Saturday, November 09, 2013

Album Review 4 of 2013

Only four? Blimey...


I've been blessed. 2013 has been a veritable cornucopia of musical brilliance; everything from the sublime David Bowie album to the very unsubtle Amplifier, something or someone has come along to fill this year with delights, and to think it started so badly...

2013 began with me really looking forward to the new Steven Wilson album and being so unbelievably underwhelmed by what, in my humbled opinion, turned out to be some shite jazz rock homage to King Crimson done really badly, I thought the year was unlikely to get any better. I mean if I get so disappointed by the god-like Steven Wilson, what hope have Amplifier got, especially after that meh last album? And what's that? There's a new David Bowie album coming out? Oh, for the love of God, the universe and everything else...

There have been about a dozen quite stunning albums this year - albums to leave you wondering how music like this has never been done before - each of them vying for potential album of the year; the position that Steven Wilson might have been a shoo-in for had it not been for his album's utter awfulness. Looking across all the CDs I've bought - actually purchased with hard cash - which usually are the contenders for album of the year, it was still pretty much a fight between Bowie and Amplifier. If you'd have said four weeks ago that Sam Healy would become odds on favourite to win that personal honour, I'd have said, "Sam Healy? Where do I know that name from? He's in a band I like, I'm sure of it?"

I believe my album of 2012 was the almost perfect collection of ditties called Fog Electric by that Scottish band with the catchy name - North Atlantic Oscillation. If you'd prodded me, I would have remembered that's where I've heard the name before. He wrote Mirador possibly the most beautiful song of the 21st century so far.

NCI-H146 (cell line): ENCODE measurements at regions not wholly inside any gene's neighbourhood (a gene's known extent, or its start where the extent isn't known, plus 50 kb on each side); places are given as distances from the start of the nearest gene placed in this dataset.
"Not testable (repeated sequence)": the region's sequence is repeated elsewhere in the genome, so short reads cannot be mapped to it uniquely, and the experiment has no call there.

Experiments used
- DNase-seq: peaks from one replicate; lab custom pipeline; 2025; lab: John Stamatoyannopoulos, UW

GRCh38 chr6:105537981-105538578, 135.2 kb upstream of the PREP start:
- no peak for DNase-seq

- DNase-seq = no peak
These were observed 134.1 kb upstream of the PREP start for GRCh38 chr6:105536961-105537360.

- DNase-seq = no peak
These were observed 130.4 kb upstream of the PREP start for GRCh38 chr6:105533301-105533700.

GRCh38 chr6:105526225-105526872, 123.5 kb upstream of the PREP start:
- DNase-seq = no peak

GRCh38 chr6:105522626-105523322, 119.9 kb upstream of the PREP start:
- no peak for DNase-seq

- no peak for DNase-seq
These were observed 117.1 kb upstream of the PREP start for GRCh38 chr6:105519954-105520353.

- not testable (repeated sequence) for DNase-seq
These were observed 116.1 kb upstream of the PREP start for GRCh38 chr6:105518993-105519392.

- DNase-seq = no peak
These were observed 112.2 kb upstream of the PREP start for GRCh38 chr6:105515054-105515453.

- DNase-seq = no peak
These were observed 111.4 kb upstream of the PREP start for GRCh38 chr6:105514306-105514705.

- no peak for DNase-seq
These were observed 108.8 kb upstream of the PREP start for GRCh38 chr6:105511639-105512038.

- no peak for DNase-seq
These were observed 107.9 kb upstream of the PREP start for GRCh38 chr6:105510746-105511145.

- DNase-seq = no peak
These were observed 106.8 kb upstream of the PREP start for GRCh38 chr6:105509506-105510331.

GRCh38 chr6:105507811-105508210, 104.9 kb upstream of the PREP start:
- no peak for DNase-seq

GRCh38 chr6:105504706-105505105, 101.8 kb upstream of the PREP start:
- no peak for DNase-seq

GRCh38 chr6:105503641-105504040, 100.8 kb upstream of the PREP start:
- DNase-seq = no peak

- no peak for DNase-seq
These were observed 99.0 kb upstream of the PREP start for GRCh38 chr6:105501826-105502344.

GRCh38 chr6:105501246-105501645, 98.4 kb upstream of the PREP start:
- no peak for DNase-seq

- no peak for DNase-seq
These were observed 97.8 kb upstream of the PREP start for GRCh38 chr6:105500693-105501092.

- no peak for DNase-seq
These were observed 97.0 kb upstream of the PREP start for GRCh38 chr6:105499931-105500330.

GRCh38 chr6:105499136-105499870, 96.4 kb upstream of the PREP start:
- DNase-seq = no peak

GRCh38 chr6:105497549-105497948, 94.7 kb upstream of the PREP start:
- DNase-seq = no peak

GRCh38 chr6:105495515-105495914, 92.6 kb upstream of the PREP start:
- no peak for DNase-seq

Sand (by Sand) is quite ... breathtaking. It is also mind-numbingly beautiful. Fantastically inventive and some wondrous thing that can remind you of everything ever. If I told you there was hints of Elbow, Simon & Garfunkle, Genesis, David Holmes, Sugar, Phil Spector, Adam and the Ants, Bob Dylan, the Moody Blues, Fatboy Slim and so many more I just can't put my finger on; yet complimenting all the influences is this utter perfection of an individual's record, would you be impressed? I think it is only spoiled by its 43 minute duration; it needs to be a couple of hours longer. Yet for all of the 10 stunning songs on this album and my desire for it to be never ending, the best song is less than a minute and a half and has the longest title.

Sam Healy is a bit of a sea man. NAO's albums are called Grappling Hooks and Fog Electric - both have songs about the sea and sailors and things nautical and you can see his fascination with the sea sneaking through in this; even the title/band name - Sand - is something you associate with the coast and frankly he could have a fascination with it for as long as he likes if he continues to produce music like this.

Let's also get one thing straight - there is prog in this album, a fair bit of it; there's also theatrical pomp rock and a fair bit of electronic wizardry, but if I had to put a label on it, I'd probably call it 'Almost Pop' because just about every song on it has you singing along to bits of it; tapping your foot to some weirdly 1970s mellotron or thinking someone unleashed Brian Eno on the Brady Bunch.

That's the other thing about this album - bonkers schizophrenic; it doesn't know where it is from one moment to the next, except Sam... Sam knows exactly where it is and where its going and that is why it works so well. Musical genius? I wouldn't say he wasn't.

This is the album I began this year expecting; this is the album Steven Wilson wishes he could make. This could be the album of the decade so far, because I can't think of another album I've reviewed in recent times that has got


Friday, November 08, 2013

One Man's Pain

It might be deemed as slightly unprofessional for me to complain about things that relate to my new job - you know, the publishing business thing that has prevented me from regaling you with the stress of being me on a twice weekly (sometimes thrice) basis. You know, my employer might not like it (that'd be me then) and it might be viewed as a little defeating.